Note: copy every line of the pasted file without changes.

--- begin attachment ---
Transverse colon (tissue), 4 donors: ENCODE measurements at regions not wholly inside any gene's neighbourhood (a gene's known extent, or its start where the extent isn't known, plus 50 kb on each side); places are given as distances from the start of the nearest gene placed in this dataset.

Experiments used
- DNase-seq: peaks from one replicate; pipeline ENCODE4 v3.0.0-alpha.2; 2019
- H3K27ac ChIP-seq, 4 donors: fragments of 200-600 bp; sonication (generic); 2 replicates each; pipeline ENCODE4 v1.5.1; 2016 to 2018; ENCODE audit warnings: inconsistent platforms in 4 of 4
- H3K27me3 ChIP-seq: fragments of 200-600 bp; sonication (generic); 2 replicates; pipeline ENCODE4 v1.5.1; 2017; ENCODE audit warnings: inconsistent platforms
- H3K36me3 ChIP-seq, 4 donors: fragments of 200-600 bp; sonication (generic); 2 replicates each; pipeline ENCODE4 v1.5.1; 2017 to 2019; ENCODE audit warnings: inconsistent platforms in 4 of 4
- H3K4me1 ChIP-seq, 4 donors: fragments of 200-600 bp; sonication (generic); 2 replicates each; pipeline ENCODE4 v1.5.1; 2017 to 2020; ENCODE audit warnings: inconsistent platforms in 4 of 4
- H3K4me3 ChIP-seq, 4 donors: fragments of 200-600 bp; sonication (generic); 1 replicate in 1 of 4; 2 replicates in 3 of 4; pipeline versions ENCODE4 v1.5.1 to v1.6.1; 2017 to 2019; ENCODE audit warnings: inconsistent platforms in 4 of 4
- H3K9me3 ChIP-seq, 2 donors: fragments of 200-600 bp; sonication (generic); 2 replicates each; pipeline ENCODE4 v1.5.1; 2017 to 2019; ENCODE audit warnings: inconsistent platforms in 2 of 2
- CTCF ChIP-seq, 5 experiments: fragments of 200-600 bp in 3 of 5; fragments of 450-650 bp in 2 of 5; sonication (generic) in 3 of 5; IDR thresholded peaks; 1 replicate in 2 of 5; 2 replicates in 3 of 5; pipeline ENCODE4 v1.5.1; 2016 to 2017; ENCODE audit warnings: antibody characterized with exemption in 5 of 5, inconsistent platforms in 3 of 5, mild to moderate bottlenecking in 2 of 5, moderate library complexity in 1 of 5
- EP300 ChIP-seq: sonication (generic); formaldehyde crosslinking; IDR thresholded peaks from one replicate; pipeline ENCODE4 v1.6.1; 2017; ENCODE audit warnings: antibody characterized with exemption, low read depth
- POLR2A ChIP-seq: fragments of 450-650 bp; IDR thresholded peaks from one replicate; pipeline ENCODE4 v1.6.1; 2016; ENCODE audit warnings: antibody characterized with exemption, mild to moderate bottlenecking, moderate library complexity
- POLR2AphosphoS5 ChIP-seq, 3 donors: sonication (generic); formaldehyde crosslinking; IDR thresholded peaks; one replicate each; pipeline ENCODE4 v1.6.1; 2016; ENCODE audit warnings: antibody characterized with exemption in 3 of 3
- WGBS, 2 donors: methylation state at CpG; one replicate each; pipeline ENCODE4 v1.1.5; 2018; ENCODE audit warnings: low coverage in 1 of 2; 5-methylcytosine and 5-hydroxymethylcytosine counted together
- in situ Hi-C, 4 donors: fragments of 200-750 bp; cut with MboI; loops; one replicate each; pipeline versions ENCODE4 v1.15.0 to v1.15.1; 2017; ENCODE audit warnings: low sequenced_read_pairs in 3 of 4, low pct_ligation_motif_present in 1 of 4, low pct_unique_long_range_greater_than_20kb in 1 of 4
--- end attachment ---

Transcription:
Transverse colon (tissue), 4 donors: ENCODE measurements at regions not wholly inside any gene's neighbourhood (a gene's known extent, or its start where the extent isn't known, plus 50 kb on each side); places are given as distances from the start of the nearest gene placed in this dataset.

Experiments used
- DNase-seq: peaks from one replicate; pipeline ENCODE4 v3.0.0-alpha.2; 2019
- H3K27ac ChIP-seq, 4 donors: fragments of 200-600 bp; sonication (generic); 2 replicates each; pipeline ENCODE4 v1.5.1; 2016 to 2018; ENCODE audit warnings: inconsistent platforms in 4 of 4
- H3K27me3 ChIP-seq: fragments of 200-600 bp; sonication (generic); 2 replicates; pipeline ENCODE4 v1.5.1; 2017; ENCODE audit warnings: inconsistent platforms
- H3K36me3 ChIP-seq, 4 donors: fragments of 200-600 bp; sonication (generic); 2 replicates each; pipeline ENCODE4 v1.5.1; 2017 to 2019; ENCODE audit warnings: inconsistent platforms in 4 of 4
- H3K4me1 ChIP-seq, 4 donors: fragments of 200-600 bp; sonication (generic); 2 replicates each; pipeline ENCODE4 v1.5.1; 2017 to 2020; ENCODE audit warnings: inconsistent platforms in 4 of 4
- H3K4me3 ChIP-seq, 4 donors: fragments of 200-600 bp; sonication (generic); 1 replicate in 1 of 4; 2 replicates in 3 of 4; pipeline versions ENCODE4 v1.5.1 to v1.6.1; 2017 to 2019; ENCODE audit warnings: inconsistent platforms in 4 of 4
- H3K9me3 ChIP-seq, 2 donors: fragments of 200-600 bp; sonication (generic); 2 replicates each; pipeline ENCODE4 v1.5.1; 2017 to 2019; ENCODE audit warnings: inconsistent platforms in 2 of 2
- CTCF ChIP-seq, 5 experiments: fragments of 200-600 bp in 3 of 5; fragments of 450-650 bp in 2 of 5; sonication (generic) in 3 of 5; IDR thresholded peaks; 1 replicate in 2 of 5; 2 replicates in 3 of 5; pipeline ENCODE4 v1.5.1; 2016 to 2017; ENCODE audit warnings: antibody characterized with exemption in 5 of 5, inconsistent platforms in 3 of 5, mild to moderate bottlenecking in 2 of 5, moderate library complexity in 1 of 5
- EP300 ChIP-seq: sonication (generic); formaldehyde crosslinking; IDR thresholded peaks from one replicate; pipeline ENCODE4 v1.6.1; 2017; ENCODE audit warnings: antibody characterized with exemption, low read depth
- POLR2A ChIP-seq: fragments of 450-650 bp; IDR thresholded peaks from one replicate; pipeline ENCODE4 v1.6.1; 2016; ENCODE audit warnings: antibody characterized with exemption, mild to moderate bottlenecking, moderate library complexity
- POLR2AphosphoS5 ChIP-seq, 3 donors: sonication (generic); formaldehyde crosslinking; IDR thresholded peaks; one replicate each; pipeline ENCODE4 v1.6.1; 2016; ENCODE audit warnings: antibody characterized with exemption in 3 of 3
- WGBS, 2 donors: methylation state at CpG; one replicate each; pipeline ENCODE4 v1.1.5; 2018; ENCODE audit warnings: low coverage in 1 of 2; 5-methylcytosine and 5-hydroxymethylcytosine counted together
- in situ Hi-C, 4 donors: fragments of 200-750 bp; cut with MboI; loops; one replicate each; pipeline versions ENCODE4 v1.15.0 to v1.15.1; 2017; ENCODE audit warnings: low sequenced_read_pairs in 3 of 4, low pct_ligation_motif_present in 1 of 4, low pct_unique_long_range_greater_than_20kb in 1 of 4